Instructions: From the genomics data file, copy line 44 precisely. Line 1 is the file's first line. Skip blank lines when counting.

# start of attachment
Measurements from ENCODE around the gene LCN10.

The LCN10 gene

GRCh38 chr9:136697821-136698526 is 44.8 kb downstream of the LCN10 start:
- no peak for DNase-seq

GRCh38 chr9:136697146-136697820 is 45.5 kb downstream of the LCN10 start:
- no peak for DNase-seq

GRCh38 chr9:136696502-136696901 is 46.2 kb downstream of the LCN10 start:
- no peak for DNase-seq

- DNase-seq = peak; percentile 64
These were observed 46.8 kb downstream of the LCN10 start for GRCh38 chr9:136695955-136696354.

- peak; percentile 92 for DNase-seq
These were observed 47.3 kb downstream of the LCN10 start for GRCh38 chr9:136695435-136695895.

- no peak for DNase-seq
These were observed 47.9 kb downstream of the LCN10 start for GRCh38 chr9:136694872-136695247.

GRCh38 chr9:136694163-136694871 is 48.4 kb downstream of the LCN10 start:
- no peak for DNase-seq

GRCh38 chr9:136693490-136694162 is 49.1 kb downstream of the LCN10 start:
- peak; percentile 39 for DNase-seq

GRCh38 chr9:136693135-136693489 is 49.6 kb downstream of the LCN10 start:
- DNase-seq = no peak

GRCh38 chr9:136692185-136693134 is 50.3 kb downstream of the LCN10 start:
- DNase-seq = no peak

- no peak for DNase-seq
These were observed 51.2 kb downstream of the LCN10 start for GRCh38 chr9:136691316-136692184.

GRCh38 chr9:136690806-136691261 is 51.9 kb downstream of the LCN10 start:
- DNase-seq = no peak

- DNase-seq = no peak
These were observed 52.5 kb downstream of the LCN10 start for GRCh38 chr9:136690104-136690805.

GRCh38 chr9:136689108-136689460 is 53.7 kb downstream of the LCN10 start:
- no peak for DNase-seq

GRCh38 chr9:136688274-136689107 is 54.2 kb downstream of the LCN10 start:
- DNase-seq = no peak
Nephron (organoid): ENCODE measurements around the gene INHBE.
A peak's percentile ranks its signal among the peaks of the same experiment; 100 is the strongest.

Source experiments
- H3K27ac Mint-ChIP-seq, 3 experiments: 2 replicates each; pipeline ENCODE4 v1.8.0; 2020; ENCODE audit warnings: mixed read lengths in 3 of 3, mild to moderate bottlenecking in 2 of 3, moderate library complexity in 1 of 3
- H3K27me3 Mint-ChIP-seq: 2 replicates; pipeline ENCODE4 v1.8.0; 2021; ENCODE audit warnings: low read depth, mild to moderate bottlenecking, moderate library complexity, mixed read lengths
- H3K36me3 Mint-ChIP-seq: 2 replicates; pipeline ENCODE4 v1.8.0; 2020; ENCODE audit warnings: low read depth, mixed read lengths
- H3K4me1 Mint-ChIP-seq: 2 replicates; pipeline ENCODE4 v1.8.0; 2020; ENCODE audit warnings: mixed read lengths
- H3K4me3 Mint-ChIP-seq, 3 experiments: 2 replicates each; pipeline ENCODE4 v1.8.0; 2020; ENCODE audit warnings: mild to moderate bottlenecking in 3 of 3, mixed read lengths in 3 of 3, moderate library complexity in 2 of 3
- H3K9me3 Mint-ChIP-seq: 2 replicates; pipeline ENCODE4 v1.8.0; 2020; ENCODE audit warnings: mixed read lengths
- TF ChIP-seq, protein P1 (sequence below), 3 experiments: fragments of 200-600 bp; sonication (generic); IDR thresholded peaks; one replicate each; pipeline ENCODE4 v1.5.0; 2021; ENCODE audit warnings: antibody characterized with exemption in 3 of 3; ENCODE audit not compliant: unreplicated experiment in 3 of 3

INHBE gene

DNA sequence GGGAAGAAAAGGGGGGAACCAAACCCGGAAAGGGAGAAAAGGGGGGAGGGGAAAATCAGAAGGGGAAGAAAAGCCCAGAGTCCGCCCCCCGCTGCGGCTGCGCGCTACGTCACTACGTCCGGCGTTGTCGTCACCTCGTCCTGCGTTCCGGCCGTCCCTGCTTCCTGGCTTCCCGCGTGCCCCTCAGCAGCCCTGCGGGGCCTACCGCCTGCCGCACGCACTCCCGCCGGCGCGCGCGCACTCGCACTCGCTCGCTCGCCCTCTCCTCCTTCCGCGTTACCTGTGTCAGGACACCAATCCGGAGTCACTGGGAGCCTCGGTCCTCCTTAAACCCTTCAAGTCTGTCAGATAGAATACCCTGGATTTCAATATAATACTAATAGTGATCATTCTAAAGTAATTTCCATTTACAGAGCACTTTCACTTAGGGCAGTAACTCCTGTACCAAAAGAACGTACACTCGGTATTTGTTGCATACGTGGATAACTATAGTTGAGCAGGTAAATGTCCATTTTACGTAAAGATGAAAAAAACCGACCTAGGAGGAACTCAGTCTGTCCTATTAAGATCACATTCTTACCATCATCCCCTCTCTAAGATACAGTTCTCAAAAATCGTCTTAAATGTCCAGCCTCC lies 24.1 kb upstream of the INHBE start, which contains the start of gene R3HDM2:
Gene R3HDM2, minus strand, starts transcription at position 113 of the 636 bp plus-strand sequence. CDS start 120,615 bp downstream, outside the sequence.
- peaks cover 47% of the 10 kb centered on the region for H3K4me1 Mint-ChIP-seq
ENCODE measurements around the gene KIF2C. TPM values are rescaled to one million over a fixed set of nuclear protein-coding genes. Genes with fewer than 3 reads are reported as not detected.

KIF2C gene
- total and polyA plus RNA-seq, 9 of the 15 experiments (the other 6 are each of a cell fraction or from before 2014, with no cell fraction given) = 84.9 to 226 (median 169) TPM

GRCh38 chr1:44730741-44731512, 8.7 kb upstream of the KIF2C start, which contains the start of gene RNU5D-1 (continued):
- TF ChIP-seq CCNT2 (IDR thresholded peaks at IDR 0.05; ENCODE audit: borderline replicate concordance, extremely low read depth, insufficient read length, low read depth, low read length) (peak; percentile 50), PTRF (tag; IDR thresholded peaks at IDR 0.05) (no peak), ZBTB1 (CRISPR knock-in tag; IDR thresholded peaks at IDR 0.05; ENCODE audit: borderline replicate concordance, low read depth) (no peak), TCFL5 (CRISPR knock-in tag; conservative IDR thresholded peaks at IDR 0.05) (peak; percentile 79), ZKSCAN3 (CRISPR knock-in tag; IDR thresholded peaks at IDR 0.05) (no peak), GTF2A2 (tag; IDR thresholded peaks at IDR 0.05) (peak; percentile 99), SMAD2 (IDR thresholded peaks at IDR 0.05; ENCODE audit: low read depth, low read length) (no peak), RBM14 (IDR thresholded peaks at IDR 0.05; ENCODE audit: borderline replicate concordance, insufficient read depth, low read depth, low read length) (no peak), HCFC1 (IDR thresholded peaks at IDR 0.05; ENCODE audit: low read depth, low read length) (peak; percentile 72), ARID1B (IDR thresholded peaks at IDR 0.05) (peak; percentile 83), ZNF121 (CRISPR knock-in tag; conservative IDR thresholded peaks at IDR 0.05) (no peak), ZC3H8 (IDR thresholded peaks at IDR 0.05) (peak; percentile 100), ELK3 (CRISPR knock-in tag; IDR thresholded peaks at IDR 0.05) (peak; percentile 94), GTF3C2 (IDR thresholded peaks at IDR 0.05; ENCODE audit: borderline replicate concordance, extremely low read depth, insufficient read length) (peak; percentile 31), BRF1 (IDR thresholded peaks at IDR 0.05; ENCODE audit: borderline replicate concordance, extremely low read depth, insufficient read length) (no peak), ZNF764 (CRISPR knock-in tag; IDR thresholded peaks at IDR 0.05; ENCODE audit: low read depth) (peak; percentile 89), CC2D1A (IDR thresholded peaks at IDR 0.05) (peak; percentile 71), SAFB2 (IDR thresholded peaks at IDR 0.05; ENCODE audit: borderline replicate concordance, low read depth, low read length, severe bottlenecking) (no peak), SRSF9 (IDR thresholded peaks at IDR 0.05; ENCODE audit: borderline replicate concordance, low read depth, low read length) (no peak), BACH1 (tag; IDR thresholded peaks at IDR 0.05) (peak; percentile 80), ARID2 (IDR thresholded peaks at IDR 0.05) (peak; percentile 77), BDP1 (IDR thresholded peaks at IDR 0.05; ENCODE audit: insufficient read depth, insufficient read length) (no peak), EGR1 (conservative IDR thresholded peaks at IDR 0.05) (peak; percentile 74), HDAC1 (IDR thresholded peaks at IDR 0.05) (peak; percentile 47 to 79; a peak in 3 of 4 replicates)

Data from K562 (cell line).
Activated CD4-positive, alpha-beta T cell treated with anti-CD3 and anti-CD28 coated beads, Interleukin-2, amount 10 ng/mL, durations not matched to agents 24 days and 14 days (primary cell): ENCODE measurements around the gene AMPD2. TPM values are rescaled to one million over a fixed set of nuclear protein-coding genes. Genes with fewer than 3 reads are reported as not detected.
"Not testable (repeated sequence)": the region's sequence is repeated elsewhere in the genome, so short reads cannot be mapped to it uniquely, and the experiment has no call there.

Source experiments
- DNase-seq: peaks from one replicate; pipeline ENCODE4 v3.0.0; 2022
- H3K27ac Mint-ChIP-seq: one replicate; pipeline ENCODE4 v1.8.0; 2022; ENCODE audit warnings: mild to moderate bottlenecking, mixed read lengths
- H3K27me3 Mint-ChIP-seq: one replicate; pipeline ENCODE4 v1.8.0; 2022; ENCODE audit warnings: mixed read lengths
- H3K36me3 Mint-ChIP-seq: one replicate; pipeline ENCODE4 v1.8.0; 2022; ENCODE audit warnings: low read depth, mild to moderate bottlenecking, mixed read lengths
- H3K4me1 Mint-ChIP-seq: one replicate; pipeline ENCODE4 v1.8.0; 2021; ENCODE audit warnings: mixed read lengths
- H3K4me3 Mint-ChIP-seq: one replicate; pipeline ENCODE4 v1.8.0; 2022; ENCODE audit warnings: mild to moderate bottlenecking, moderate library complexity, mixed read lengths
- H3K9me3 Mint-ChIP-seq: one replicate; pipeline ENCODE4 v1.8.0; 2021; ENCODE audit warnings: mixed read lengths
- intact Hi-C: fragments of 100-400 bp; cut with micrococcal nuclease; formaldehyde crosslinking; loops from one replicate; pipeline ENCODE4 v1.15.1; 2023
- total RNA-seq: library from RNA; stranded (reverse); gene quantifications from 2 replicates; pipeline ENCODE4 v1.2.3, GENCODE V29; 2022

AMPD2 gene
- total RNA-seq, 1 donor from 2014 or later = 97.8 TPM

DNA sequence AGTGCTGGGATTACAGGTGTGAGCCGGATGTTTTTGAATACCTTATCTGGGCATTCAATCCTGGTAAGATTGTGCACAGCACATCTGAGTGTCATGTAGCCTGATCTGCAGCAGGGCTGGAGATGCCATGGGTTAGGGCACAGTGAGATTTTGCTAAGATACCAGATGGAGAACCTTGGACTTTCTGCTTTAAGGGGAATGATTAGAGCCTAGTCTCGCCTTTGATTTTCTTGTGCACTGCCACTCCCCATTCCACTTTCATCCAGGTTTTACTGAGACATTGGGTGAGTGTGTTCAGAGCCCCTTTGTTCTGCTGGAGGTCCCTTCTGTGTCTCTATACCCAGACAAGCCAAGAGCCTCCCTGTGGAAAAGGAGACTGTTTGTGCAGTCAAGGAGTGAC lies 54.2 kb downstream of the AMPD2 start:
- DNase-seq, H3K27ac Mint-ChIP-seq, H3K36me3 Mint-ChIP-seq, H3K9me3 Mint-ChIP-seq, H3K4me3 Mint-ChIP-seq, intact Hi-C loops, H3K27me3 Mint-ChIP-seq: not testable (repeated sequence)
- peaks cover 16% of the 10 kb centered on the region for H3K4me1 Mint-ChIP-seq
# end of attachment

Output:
DNA sequence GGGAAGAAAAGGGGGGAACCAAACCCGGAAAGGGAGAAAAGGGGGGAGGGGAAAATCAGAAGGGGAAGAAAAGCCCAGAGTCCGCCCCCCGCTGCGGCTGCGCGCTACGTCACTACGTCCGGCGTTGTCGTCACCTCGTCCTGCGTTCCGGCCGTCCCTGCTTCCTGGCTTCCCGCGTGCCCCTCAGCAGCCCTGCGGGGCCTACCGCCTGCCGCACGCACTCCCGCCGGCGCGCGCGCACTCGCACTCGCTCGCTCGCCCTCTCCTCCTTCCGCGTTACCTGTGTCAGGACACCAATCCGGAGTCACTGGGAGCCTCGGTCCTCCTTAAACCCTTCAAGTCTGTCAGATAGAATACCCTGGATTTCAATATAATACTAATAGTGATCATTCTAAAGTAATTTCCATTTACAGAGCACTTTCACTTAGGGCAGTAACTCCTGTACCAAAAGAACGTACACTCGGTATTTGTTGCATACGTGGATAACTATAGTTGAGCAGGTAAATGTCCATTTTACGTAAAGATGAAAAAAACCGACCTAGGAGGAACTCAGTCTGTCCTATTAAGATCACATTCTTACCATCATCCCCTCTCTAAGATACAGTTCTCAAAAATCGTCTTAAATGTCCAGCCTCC lies 24.1 kb upstream of the INHBE start, which contains the start of gene R3HDM2: